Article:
Tag Archives: peter falk

The Princess Bride by William Goldman

Everyone knows The Princess Bride, the movie. And I expect most people realize that it is based on a book, as implied by Peter Falk’s character reading the story to his grandson. I decided to read the book for myself. I also recently rewatched the movie with my daughter and her grandparents. While the movie is still good — it holds up after so many years — the book is much, much better.

Goldman’s wit and style are so simply excellent. The conceit of the book is that Goldman is abridging his favorite story from his childhood, a story that, much like Falk in the movie, was read to him by his father when he was sick. Goldman claims that the original book was written by S. Morgenstern and that he is simply cutting out the boring parts (he says that he tried to get his own son to read Morgenstern’s version (never actually having read it himself) but his son got stuck on the 60-page genealogy of the kingdom of Florin). In his personal notes — interspersed through the story — Goldman describes his cold psychiatrist wife, his overweight son, their new-found relationship when his son gets married and has his own kid and so on. His observations of his own life are sharp and often cutting: describing his return home after a long business trip (Goldman was also a writer for movies), he says “All I know is, I hate being away but coming home is the worst.”

But, the real gem is the story of Buttercup, Wesley, and the would-be criminals that try to kidnap Buttercup to start a war. The plot is almost identical to the movie (or, rather, the movie’s plot is almost identical to the book), but with extra elaboration that gives the story so much more depth. Sprinkled with Goldman’s witticisms (or, rather Morgenstern’s), the story is simply marvelous. There is constant commentary about the history of Florin and the world more generally. For example, describing one scene during which Buttercup and her family are having stew, he says: “(This was after stew, but so is everything. When the first man first clambered from the slime and made his first home on land, what he had for supper that first night was stew.)” And later: “(This was after taxes. But everything is after taxes. Taxes were here even before stew.)” This kind of commentary is sprinkled everywhere and makes the story that much more interesting.

Of course, Goldman’s characters also display their own wit. Once, when Buttercup’s mother is urging her to rest, she says “Terrible things can happen when you’re overtired. I was overtired the night your father proposed.” When the Sicilian is explaining the plan to kill Buttercup, they have this exchange: “‘I don’t like killing a girl,’ the Spaniard said. ‘God does it all the time; if it doesn’t bother Him, don’t let it worry you.'” Of course, there are the classic lines from the movie: “‘He’ll never catch up!’ the Sicilian cried. ‘Inconceivable!’ ‘You keep using that word!’ the Spaniard snapped. ‘I don’t think it means what you think it does.'”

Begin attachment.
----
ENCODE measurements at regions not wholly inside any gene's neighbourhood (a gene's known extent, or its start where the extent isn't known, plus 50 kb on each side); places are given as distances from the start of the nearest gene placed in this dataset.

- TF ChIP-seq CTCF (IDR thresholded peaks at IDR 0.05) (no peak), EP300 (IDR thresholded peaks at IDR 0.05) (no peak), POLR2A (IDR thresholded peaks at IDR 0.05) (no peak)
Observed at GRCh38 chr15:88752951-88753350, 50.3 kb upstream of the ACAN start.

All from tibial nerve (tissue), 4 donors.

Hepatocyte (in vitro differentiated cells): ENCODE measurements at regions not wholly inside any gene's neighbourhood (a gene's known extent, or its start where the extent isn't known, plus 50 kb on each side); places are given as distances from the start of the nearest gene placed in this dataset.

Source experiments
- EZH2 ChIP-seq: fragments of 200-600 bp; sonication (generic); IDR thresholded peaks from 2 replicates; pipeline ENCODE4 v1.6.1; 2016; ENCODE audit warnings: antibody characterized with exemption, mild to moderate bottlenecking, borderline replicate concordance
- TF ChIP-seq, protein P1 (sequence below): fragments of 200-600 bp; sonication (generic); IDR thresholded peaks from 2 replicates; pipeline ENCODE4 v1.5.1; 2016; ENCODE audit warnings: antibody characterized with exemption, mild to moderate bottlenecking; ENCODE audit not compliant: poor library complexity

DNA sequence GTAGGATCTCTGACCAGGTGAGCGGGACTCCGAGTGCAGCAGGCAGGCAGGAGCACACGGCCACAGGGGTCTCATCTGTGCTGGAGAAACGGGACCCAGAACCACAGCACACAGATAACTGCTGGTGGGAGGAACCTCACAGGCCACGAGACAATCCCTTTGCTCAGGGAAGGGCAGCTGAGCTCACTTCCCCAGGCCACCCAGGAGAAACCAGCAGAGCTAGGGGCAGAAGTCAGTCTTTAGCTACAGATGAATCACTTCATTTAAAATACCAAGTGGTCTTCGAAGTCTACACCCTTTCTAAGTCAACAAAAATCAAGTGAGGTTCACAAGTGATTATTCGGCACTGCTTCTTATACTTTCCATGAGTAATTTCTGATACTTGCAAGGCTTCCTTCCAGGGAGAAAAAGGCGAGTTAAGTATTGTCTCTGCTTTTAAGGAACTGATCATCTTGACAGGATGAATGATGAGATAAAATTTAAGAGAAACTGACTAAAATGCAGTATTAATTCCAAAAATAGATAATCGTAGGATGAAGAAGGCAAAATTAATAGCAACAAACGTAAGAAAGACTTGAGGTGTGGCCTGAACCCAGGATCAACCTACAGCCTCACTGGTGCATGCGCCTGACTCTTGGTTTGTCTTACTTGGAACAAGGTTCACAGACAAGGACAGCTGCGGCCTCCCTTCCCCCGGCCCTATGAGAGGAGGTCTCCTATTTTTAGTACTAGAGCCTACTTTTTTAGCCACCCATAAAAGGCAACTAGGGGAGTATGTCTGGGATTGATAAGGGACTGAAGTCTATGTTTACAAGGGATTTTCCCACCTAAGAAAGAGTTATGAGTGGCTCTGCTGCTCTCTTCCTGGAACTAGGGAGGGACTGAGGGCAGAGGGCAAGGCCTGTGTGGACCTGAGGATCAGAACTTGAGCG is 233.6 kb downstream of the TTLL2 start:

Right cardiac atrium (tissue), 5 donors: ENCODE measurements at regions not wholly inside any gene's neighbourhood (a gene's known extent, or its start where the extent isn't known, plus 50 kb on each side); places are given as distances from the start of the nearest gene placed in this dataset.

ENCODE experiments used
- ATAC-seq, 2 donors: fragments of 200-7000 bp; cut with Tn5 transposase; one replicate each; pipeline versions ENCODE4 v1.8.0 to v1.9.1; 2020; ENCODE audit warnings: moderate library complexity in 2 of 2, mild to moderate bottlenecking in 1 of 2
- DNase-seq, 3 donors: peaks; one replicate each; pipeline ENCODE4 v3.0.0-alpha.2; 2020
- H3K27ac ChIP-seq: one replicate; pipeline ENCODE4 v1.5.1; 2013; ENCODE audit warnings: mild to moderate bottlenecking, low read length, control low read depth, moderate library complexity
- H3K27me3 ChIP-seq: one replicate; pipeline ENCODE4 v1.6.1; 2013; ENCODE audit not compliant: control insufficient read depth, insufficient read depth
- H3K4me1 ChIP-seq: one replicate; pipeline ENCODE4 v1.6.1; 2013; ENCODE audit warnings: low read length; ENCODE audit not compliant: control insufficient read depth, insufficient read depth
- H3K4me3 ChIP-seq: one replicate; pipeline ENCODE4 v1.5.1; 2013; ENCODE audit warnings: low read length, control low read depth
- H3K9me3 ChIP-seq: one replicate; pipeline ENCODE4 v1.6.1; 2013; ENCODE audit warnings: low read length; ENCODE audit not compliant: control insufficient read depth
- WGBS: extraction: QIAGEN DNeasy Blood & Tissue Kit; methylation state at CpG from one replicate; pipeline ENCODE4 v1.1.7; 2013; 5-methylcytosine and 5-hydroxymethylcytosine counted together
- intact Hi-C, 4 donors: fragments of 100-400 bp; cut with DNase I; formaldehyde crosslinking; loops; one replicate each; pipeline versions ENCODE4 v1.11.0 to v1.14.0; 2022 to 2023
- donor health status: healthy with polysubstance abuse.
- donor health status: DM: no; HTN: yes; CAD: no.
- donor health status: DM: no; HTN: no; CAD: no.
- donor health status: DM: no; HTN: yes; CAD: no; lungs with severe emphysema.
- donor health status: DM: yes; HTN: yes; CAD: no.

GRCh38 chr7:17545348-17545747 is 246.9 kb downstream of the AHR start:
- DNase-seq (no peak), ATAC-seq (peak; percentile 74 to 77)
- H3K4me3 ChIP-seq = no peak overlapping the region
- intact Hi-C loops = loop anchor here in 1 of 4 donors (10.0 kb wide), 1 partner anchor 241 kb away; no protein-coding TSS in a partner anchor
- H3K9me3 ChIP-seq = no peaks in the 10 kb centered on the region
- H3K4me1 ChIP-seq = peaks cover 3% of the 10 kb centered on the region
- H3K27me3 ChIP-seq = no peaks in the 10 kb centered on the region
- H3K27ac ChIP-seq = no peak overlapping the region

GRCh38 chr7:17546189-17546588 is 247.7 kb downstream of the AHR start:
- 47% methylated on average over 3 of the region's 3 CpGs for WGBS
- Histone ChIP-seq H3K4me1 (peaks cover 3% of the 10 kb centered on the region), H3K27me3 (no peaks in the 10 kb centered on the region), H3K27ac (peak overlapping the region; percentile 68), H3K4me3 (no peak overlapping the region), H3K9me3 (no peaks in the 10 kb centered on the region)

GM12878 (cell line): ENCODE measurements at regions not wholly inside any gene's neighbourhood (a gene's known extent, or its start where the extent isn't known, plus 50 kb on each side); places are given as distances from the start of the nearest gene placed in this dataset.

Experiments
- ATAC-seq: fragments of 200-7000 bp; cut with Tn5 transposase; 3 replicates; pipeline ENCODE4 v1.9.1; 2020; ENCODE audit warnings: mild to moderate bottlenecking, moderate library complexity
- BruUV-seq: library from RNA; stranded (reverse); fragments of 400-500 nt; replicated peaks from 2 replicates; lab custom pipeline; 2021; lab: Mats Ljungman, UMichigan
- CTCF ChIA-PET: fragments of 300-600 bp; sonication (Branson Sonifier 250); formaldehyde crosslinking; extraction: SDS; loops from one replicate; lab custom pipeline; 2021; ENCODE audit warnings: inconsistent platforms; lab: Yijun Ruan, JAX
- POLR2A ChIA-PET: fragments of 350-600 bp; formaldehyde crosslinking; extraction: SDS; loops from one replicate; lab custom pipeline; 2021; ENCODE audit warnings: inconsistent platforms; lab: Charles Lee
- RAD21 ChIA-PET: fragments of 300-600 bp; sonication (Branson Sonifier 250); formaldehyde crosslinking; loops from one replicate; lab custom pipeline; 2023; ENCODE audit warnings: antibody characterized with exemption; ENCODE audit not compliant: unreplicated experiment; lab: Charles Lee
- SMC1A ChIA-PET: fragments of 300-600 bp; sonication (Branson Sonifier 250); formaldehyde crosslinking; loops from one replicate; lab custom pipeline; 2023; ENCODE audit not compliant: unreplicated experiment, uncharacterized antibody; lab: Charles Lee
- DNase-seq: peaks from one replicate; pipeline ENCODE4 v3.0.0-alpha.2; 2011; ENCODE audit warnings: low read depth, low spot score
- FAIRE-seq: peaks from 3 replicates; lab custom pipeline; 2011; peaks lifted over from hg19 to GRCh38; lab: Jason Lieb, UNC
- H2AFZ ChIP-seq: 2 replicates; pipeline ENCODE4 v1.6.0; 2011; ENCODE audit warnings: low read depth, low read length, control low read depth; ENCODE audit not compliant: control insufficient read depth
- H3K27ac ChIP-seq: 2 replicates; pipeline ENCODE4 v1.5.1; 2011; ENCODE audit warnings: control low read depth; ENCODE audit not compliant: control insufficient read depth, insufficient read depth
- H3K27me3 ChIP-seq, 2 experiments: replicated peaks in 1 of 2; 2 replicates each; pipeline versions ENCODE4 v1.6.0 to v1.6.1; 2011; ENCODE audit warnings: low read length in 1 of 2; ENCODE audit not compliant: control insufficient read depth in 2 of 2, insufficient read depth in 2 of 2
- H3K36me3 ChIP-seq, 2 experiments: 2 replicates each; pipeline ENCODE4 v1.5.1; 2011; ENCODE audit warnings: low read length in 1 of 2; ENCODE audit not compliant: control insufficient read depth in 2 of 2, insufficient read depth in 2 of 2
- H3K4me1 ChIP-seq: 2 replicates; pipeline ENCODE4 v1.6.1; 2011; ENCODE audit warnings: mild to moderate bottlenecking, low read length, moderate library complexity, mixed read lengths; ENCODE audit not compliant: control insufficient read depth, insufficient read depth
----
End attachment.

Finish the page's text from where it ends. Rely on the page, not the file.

Goldman also offers his commentary on life more broadly. Once, he has Fezzik’s mother tell him “‘Life is pain,’ his mother said. ‘Anybody that says different is selling something.'” And when he describes his own interaction with a former teacher of his, his teacher tells him “‘Life isn’t fair, Bill. We tell our children that it is, but it’s a terrible thing to do. It’s not only a lie, it’s a cruel like. Life is not fair, and it never has been, and it’s never going to be.'”

Goldman ends the version of The Princess Bride that I have with the first chapter of the sequel, Buttercup’s Baby. This is an excellent beginning of the next chapter in the story of our heroes. Unfortunately, there is only one chapter and Goldman never wrote any more. It seems that he wanted to write a sequel but never fully thought of a story he wanted to tell. Which is too bad, because the hint in the first chapter of Buttercup’s Baby promised a story of high adventure, deep wit, and great characters.

Peter Falk

I’m sure a million postings have been made today in remembrance of Peter Falk, but, given the place he and his character holds in my memory of my childhood, I thought I’d add one more.

I don’t have the best memory, barely remembering what I did yesterday, much less much from my childhood.  But I do remember a time when my parents had a very small TV — smaller than the monitor of my Airbook — in their bedroom.  Black and white, if I remember right.  And I remember all of us — my parents, my brothers and me — squeezing into their bed late at night (for little kids, anyways) and watching a bit of TV.  And I remember my favorite show being Columbo.  I don’t remember any episodes and barely remember the characters, but I do remember the guy in the trench coat solving mysteries.  And I remember thinking it the greatest thing.  Columbo and The Rockford Files were my two favorite shows.

Looking back and seeing an occasional rerun now and then, Columbo still holds up.  The character Peter Falk created is just great.  The guy no one thinks is at all competent, but is really the smartest guy around, unassumingly solving crimes while those around him don’t realize he is doing it.  I tried to get my wife to watch an episode of The Rockford Files a few years ago and it sure felt dated, especially Jim Rockford’s attitude towards women.  But, I expect Columbo would hold up a lot better.

They were talking about Peter Falk on NPR on the way home today.  They mentioned he had a glass eye and he used that to great affect to create the bemused and sometime befuddled expressions Columbo had.

There seem to be a lot of shows from my youth — Columbo, MASH, and, yes, even The Rockford Files — that had great characters and, to me, just aren’t matched today in quality.  Maybe I’m becoming that grumpy old man that will soon be saying “Back in the old days…” But, it really does seem that they just made them better back then.